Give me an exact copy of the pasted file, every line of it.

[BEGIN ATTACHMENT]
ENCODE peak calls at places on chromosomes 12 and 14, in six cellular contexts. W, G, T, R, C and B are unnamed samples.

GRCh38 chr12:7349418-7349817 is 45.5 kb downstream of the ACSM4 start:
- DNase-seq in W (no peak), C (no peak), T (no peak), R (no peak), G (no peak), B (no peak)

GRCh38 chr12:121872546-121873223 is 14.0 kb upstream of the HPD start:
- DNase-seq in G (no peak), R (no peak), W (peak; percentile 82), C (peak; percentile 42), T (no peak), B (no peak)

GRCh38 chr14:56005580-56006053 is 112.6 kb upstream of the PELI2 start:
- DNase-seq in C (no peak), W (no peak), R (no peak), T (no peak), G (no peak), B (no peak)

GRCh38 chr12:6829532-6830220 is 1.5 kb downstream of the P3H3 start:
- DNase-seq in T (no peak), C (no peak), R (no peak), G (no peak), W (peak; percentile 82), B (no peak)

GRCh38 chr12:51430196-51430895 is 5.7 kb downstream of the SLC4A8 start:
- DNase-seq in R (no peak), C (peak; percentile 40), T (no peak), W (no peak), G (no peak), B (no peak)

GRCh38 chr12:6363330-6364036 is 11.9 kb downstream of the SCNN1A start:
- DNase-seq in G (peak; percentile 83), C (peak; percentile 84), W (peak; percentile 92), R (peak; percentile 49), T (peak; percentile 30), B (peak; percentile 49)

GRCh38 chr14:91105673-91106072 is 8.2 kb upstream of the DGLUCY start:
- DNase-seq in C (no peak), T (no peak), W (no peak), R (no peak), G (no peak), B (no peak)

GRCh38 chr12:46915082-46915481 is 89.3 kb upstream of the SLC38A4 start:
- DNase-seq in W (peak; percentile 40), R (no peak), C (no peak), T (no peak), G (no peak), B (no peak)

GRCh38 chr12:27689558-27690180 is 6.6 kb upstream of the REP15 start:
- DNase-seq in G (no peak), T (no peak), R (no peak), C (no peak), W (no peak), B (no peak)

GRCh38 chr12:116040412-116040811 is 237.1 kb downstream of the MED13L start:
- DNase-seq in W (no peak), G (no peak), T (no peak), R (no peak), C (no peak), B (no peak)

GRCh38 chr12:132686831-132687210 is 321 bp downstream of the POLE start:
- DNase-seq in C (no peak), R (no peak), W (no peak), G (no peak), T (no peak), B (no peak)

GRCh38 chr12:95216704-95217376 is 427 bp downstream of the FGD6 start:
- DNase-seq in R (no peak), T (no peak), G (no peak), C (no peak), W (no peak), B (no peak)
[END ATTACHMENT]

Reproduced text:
ENCODE peak calls at places on chromosomes 12 and 14, in six cellular contexts. W, G, T, R, C and B are unnamed samples.

GRCh38 chr12:7349418-7349817 is 45.5 kb downstream of the ACSM4 start:
- DNase-seq in W (no peak), C (no peak), T (no peak), R (no peak), G (no peak), B (no peak)

GRCh38 chr12:121872546-121873223 is 14.0 kb upstream of the HPD start:
- DNase-seq in G (no peak), R (no peak), W (peak; percentile 82), C (peak; percentile 42), T (no peak), B (no peak)

GRCh38 chr14:56005580-56006053 is 112.6 kb upstream of the PELI2 start:
- DNase-seq in C (no peak), W (no peak), R (no peak), T (no peak), G (no peak), B (no peak)

GRCh38 chr12:6829532-6830220 is 1.5 kb downstream of the P3H3 start:
- DNase-seq in T (no peak), C (no peak), R (no peak), G (no peak), W (peak; percentile 82), B (no peak)

GRCh38 chr12:51430196-51430895 is 5.7 kb downstream of the SLC4A8 start:
- DNase-seq in R (no peak), C (peak; percentile 40), T (no peak), W (no peak), G (no peak), B (no peak)

GRCh38 chr12:6363330-6364036 is 11.9 kb downstream of the SCNN1A start:
- DNase-seq in G (peak; percentile 83), C (peak; percentile 84), W (peak; percentile 92), R (peak; percentile 49), T (peak; percentile 30), B (peak; percentile 49)

GRCh38 chr14:91105673-91106072 is 8.2 kb upstream of the DGLUCY start:
- DNase-seq in C (no peak), T (no peak), W (no peak), R (no peak), G (no peak), B (no peak)

GRCh38 chr12:46915082-46915481 is 89.3 kb upstream of the SLC38A4 start:
- DNase-seq in W (peak; percentile 40), R (no peak), C (no peak), T (no peak), G (no peak), B (no peak)

GRCh38 chr12:27689558-27690180 is 6.6 kb upstream of the REP15 start:
- DNase-seq in G (no peak), T (no peak), R (no peak), C (no peak), W (no peak), B (no peak)

GRCh38 chr12:116040412-116040811 is 237.1 kb downstream of the MED13L start:
- DNase-seq in W (no peak), G (no peak), T (no peak), R (no peak), C (no peak), B (no peak)

GRCh38 chr12:132686831-132687210 is 321 bp downstream of the POLE start:
- DNase-seq in C (no peak), R (no peak), W (no peak), G (no peak), T (no peak), B (no peak)

GRCh38 chr12:95216704-95217376 is 427 bp downstream of the FGD6 start:
- DNase-seq in R (no peak), T (no peak), G (no peak), C (no peak), W (no peak), B (no peak)